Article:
Senator Tom Coburn’s Very Large Shoes

coburnSenator Tom Coburn has announced he is resigning from the Senate at the end of the year and will not be completing the last two years of his second term as a Senator.  He has been battling cancer, but said that was not the reason for leaving early.  He said in a statement that he wanted to focus on the next stage in his life.  Last November Coburn said he would leave office early if he thought that he and his staff would not be able to do anything “that will change what’s coming for this country.”  Harry Reid and the Democratic leadership in the Senate continually blocked Coburn and other Republican Senators from offering amendments to bills and apparently, he has decided he has had enough.  His resignation is sure to set off a scramble among Oklahoma Republicans to see will be elected to replace him. 

I remember in 1994 when Newt Gingrich’s Contract With America ushered in new leadership in the House as the Republicans took control for the first time in four decades.  Dr. Coburn was part of that, being elected as a Representative after being recruited to run by Senator Jim Inhofe.  He was the first Republican elected from Oklahoma’s 2nd District since 1921.  Almost as soon as he hit Washington, D.C., Coburn began making waves, even with Republican leadership, because of his views on fiscal responsibility.  He and then Speaker Gingrich clashed over Coburn’s opinion that the Republicans were moving away from the conservative ideals that they all ran on with the Contract With America.  Coburn spent six years in the House, fulfilling a pledge that he would limit himself to three terms, if elected.  While there he had an important role in reforming welfare and other entitlement programs.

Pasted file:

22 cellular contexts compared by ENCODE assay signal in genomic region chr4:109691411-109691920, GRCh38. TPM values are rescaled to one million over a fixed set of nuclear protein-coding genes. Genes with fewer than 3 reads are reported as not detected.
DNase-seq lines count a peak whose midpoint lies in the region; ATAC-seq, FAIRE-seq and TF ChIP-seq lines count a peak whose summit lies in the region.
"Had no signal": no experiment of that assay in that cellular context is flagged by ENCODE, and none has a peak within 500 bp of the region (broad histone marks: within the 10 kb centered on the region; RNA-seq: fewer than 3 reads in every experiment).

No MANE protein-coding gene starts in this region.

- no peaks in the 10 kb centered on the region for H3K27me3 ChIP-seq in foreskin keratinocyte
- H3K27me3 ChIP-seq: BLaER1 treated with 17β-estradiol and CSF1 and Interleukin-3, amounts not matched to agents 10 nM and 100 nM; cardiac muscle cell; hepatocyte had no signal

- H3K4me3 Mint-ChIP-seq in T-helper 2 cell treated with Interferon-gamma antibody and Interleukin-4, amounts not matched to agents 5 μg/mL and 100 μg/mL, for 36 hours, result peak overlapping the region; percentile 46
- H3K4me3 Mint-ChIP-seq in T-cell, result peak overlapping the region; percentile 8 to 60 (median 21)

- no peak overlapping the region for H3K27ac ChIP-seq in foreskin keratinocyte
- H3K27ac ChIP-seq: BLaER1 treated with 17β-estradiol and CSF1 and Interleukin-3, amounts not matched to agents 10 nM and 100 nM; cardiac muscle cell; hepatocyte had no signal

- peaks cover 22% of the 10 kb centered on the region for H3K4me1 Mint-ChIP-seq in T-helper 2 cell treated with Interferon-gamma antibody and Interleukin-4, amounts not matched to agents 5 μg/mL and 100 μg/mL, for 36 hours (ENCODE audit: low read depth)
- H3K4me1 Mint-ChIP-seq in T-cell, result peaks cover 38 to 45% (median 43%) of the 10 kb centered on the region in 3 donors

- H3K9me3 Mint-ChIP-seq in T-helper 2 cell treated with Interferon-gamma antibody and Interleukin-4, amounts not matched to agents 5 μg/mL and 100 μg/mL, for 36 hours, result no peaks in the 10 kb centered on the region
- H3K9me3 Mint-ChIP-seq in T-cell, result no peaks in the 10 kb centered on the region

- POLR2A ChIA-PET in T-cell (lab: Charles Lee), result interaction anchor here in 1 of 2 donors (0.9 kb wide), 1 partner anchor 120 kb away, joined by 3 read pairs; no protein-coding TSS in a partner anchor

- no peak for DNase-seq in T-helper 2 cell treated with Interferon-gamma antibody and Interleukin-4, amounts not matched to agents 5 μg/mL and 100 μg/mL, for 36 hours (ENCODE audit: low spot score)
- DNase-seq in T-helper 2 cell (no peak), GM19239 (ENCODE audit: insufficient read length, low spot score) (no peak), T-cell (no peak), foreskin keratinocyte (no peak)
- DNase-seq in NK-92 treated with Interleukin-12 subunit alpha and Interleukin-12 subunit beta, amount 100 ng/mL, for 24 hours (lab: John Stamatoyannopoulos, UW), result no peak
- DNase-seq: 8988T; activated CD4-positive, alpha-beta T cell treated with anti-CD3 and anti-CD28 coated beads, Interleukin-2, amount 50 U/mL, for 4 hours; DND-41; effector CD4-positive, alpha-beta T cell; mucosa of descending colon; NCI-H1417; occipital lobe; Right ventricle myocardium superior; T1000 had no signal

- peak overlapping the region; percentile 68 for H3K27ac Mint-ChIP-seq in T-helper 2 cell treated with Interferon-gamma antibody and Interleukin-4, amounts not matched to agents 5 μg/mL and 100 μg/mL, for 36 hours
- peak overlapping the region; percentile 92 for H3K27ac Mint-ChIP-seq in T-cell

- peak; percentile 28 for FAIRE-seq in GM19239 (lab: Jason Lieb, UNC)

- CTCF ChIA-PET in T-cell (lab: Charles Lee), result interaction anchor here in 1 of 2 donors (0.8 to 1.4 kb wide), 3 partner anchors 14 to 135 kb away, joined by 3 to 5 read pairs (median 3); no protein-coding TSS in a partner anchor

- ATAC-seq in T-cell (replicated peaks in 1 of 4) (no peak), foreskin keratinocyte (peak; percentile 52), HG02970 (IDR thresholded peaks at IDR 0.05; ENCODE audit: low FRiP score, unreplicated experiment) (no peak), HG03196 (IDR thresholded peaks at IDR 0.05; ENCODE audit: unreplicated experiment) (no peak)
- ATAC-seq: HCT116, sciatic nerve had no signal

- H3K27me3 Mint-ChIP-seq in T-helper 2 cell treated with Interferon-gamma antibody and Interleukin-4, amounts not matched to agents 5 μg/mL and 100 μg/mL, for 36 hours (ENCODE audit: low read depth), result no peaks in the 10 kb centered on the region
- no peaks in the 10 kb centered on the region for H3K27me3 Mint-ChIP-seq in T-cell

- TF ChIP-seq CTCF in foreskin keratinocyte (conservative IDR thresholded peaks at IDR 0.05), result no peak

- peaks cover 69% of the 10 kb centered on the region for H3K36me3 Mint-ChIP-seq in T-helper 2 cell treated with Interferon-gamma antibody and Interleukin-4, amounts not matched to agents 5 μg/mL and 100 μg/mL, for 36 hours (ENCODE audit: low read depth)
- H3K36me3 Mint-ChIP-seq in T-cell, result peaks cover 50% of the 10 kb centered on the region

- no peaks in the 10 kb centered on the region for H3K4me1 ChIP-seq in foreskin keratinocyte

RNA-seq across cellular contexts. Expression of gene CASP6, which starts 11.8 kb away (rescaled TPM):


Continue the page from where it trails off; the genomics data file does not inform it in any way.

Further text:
After a break from politics he was elected to be Oklahoma’s junior Senator in 2004 and he has spent the last ten years being a thorn in the side of the Democrats and also the establishment Republicans who care nothing for fiscal conservatism or a responsible federal budget.  Unfortunately, that seems to be most of them.  I cannot help but think that fighting the leadership in his own party as well as the Democrats made his decision to leave early an even easier one to make.  Senator Coburn’s well deserved reputation as a pork buster did not earn him any friends, even here in Oklahoma.  When tornadoes ripped through Oklahoma in May of 2013, Coburn said that any federal funds given to Oklahoma for disaster relief should be offset by cuts to other federal spending.  The Washington Post’s Dana Milbank once said of Coburn that he is “like an imam at a pig roast.  He sees pork everywhere and he doesn’t like it.”